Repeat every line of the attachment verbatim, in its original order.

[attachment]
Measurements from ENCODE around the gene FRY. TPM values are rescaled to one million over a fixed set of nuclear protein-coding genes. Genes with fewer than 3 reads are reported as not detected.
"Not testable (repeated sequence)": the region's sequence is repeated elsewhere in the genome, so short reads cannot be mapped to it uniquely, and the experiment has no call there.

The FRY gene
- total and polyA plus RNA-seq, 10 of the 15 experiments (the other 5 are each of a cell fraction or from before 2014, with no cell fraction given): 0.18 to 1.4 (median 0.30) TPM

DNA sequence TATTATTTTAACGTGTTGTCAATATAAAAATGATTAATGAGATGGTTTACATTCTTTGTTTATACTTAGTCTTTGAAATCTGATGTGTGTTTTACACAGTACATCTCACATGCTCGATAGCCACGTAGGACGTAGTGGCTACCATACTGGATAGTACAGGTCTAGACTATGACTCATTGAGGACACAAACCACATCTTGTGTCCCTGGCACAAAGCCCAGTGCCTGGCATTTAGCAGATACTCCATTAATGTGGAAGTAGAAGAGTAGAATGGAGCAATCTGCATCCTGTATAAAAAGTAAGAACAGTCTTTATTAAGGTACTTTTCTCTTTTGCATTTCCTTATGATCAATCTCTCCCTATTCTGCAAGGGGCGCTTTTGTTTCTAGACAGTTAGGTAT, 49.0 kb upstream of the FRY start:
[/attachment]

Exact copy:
Measurements from ENCODE around the gene FRY. TPM values are rescaled to one million over a fixed set of nuclear protein-coding genes. Genes with fewer than 3 reads are reported as not detected.
"Not testable (repeated sequence)": the region's sequence is repeated elsewhere in the genome, so short reads cannot be mapped to it uniquely, and the experiment has no call there.

The FRY gene
- total and polyA plus RNA-seq, 10 of the 15 experiments (the other 5 are each of a cell fraction or from before 2014, with no cell fraction given): 0.18 to 1.4 (median 0.30) TPM

DNA sequence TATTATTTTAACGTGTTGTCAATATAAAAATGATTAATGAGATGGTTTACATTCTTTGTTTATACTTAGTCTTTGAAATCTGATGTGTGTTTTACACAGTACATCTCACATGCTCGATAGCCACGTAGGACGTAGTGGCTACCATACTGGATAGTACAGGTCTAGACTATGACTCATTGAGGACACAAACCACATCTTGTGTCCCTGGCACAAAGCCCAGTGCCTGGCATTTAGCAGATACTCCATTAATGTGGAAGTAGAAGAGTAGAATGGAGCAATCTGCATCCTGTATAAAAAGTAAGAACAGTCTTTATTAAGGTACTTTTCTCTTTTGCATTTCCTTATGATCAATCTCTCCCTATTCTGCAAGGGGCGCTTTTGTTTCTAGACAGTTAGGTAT, 49.0 kb upstream of the FRY start: